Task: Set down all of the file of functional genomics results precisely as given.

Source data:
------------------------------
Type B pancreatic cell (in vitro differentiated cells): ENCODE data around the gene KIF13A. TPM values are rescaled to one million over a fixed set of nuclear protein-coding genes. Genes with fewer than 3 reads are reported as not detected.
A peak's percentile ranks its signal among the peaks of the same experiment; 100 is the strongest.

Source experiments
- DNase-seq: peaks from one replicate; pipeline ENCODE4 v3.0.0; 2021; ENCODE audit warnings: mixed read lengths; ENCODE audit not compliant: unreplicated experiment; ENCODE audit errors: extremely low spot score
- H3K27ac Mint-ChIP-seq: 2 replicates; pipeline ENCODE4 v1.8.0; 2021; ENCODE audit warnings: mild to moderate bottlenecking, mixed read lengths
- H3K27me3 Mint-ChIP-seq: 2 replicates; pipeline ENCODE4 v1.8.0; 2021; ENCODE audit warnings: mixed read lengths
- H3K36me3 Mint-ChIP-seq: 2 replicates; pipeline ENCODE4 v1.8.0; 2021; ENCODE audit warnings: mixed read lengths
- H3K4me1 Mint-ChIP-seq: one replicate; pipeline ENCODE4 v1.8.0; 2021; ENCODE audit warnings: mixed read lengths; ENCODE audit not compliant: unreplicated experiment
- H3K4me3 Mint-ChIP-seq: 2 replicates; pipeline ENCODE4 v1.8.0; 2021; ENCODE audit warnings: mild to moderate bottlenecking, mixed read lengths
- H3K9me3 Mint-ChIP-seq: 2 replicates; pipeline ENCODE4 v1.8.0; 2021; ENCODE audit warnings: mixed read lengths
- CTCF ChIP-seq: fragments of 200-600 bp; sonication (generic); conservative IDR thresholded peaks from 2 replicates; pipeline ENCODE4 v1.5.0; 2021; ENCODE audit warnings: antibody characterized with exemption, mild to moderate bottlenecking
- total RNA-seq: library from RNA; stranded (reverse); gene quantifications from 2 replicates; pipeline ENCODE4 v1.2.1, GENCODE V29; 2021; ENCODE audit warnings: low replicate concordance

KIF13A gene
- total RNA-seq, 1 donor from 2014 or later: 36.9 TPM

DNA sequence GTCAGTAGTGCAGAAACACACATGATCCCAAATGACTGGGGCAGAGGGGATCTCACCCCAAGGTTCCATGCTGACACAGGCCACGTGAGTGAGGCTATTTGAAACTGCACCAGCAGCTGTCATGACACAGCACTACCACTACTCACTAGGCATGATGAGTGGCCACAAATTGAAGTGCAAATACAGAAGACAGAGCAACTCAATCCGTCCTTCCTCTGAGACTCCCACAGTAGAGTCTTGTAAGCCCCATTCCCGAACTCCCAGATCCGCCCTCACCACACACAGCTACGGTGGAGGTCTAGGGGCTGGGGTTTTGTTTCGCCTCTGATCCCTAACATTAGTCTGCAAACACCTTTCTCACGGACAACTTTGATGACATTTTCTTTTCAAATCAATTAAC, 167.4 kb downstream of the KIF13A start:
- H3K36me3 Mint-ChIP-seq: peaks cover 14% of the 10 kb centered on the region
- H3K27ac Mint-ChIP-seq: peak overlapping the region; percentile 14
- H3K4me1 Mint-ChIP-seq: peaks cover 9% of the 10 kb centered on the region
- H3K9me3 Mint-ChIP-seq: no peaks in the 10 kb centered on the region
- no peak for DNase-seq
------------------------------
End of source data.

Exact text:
Type B pancreatic cell (in vitro differentiated cells): ENCODE data around the gene KIF13A. TPM values are rescaled to one million over a fixed set of nuclear protein-coding genes. Genes with fewer than 3 reads are reported as not detected.
A peak's percentile ranks its signal among the peaks of the same experiment; 100 is the strongest.

Source experiments
- DNase-seq: peaks from one replicate; pipeline ENCODE4 v3.0.0; 2021; ENCODE audit warnings: mixed read lengths; ENCODE audit not compliant: unreplicated experiment; ENCODE audit errors: extremely low spot score
- H3K27ac Mint-ChIP-seq: 2 replicates; pipeline ENCODE4 v1.8.0; 2021; ENCODE audit warnings: mild to moderate bottlenecking, mixed read lengths
- H3K27me3 Mint-ChIP-seq: 2 replicates; pipeline ENCODE4 v1.8.0; 2021; ENCODE audit warnings: mixed read lengths
- H3K36me3 Mint-ChIP-seq: 2 replicates; pipeline ENCODE4 v1.8.0; 2021; ENCODE audit warnings: mixed read lengths
- H3K4me1 Mint-ChIP-seq: one replicate; pipeline ENCODE4 v1.8.0; 2021; ENCODE audit warnings: mixed read lengths; ENCODE audit not compliant: unreplicated experiment
- H3K4me3 Mint-ChIP-seq: 2 replicates; pipeline ENCODE4 v1.8.0; 2021; ENCODE audit warnings: mild to moderate bottlenecking, mixed read lengths
- H3K9me3 Mint-ChIP-seq: 2 replicates; pipeline ENCODE4 v1.8.0; 2021; ENCODE audit warnings: mixed read lengths
- CTCF ChIP-seq: fragments of 200-600 bp; sonication (generic); conservative IDR thresholded peaks from 2 replicates; pipeline ENCODE4 v1.5.0; 2021; ENCODE audit warnings: antibody characterized with exemption, mild to moderate bottlenecking
- total RNA-seq: library from RNA; stranded (reverse); gene quantifications from 2 replicates; pipeline ENCODE4 v1.2.1, GENCODE V29; 2021; ENCODE audit warnings: low replicate concordance

KIF13A gene
- total RNA-seq, 1 donor from 2014 or later: 36.9 TPM

DNA sequence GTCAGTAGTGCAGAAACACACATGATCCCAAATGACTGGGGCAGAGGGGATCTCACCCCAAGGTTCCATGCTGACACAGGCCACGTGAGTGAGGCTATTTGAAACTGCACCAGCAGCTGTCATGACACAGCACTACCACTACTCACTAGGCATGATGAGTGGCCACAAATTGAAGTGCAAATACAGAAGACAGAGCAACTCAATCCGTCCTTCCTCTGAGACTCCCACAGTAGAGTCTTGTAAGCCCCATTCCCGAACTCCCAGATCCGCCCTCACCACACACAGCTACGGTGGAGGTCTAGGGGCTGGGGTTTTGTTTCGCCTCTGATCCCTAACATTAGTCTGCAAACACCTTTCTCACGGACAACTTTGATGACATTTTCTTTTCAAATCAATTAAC, 167.4 kb downstream of the KIF13A start:
- H3K36me3 Mint-ChIP-seq: peaks cover 14% of the 10 kb centered on the region
- H3K27ac Mint-ChIP-seq: peak overlapping the region; percentile 14
- H3K4me1 Mint-ChIP-seq: peaks cover 9% of the 10 kb centered on the region
- H3K9me3 Mint-ChIP-seq: no peaks in the 10 kb centered on the region
- no peak for DNase-seq